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MR Shows How Brain Changes Focus to Track Objects

By BiotechDaily International staff writers
Posted on 13 May 2013
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Image: When searching for a person, more areas of the brain are engaged (represented by the color green in the top image). The red color in the bottom image represents the brain’s attention shifting in a search for vehicles (Image courtesy of the University of California-Berkeley).
Image: When searching for a person, more areas of the brain are engaged (represented by the color green in the top image). The red color in the bottom image represents the brain’s attention shifting in a search for vehicles (Image courtesy of the University of California-Berkeley).
Based on new imaging findings, scientists have discovered that when humans initiate a targeted search, various visual and nonvisual areas of the brain unite to track down an object. When searching for a child lost in a crowd, this means that the brain areas usually focused on recognizing other objects such as animals, or even the areas controlling abstract thought, change their focus, and join the search party. Therefore, the brain rapidly switches into a highly focused child-finder, and redirects resources it uses for other mental tasks.

“Our results show that our brains are much more dynamic than previously thought, rapidly reallocating resources based on behavioral demands, and optimizing our performance by increasing the precision with which we can perform relevant tasks,” said Tolga Cukur, a postdoctoral researcher in neuroscience at the University of California (UC), Berkeley (USA), and lead author of the study published April 21, 2013, in the journal Nature Neuroscience. “As you plan your day at work, for example, more of the brain is devoted to processing time, tasks, goals, and rewards, and as you search for your cat, more of the brain becomes involved in recognition of animals,” he added.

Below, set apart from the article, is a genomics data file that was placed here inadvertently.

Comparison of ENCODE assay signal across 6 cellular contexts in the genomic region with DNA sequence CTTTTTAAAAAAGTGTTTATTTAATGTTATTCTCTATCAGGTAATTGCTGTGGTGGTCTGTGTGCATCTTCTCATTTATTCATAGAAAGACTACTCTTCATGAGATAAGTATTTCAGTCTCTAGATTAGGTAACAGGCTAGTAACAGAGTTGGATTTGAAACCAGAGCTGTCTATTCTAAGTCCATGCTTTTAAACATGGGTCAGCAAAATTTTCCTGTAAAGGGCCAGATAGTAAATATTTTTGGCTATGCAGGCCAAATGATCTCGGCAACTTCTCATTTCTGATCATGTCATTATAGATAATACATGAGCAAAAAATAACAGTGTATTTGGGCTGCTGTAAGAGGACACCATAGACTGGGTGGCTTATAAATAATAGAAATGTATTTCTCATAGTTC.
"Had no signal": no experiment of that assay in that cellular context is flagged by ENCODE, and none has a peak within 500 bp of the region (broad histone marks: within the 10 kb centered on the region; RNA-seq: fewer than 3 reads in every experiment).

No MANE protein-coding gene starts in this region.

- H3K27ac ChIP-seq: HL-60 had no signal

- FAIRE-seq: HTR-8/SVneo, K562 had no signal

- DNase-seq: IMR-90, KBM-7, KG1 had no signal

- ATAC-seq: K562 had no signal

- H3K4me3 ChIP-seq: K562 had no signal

The findings help clarify why people find it difficult to concentrate on more than one task at a time. The study also provides clues into how individuals are able to shift their attention to challenging tasks, and may provide greater insight into neurobehavioral and attention deficit disorders such as attention deficit-hyperactivity disorder (ADHD).

These results were obtained in studies that used functional magnetic resonance imaging (fMRI) to record the brain activity of study participants as they searched for individuals or vehicles in movie clips. In one experiment, participants held down a button whenever an individual appeared in the movie. In another, they did the same with vehicles.

The brain scans simultaneously measured neural activity through the blood flow in thousands of locations across the brain. Researchers used regularized linear regression analysis, which finds data correlations to build models showing how each of the about 50,000 sites close to the cortex responded to each of the 935 classifications of actions or objects seen in the movie clips. Next, they compared how much of the cortex was focused on detecting humans or vehicles depending on whether or not each of those categories was the search target.

When searching for a human, more parts of the brain are engaged. The investigators discovered that when participants searched for humans, comparatively more of the cortex was devoted to humans, and when they searched for vehicles, more of the cortex was devoted to vehicles. For example, areas that were typically involved in recognizing specific visual categories such as plants or buildings changed to become attuned to humans or vehicles, vastly expanding the area of the brain occupied in the search. “These changes occur across many brain regions, not only those devoted to vision. In fact, the largest changes are seen in the prefrontal cortex, which is usually thought to be involved in abstract thought, long-term planning, and other complex mental tasks,” Dr. Cukur said.

The findings add onto an earlier UC Berkeley brain imaging study that demonstrated how the brain organizes thousands of animate and inanimate objects into what researchers call a “continuous semantic space.” Those findings questioned earlier suppositions that every visual category is represented in a separate region of the visual cortex. Instead, researchers found that categories are in reality represented in highly organized, continuous maps.

The latest study additionally shows how the brain’s semantic space is distorted during a visual search, depending on the search target. The investigators have posted their findings in an interactive, online brain viewer.

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University of California, Berkeley

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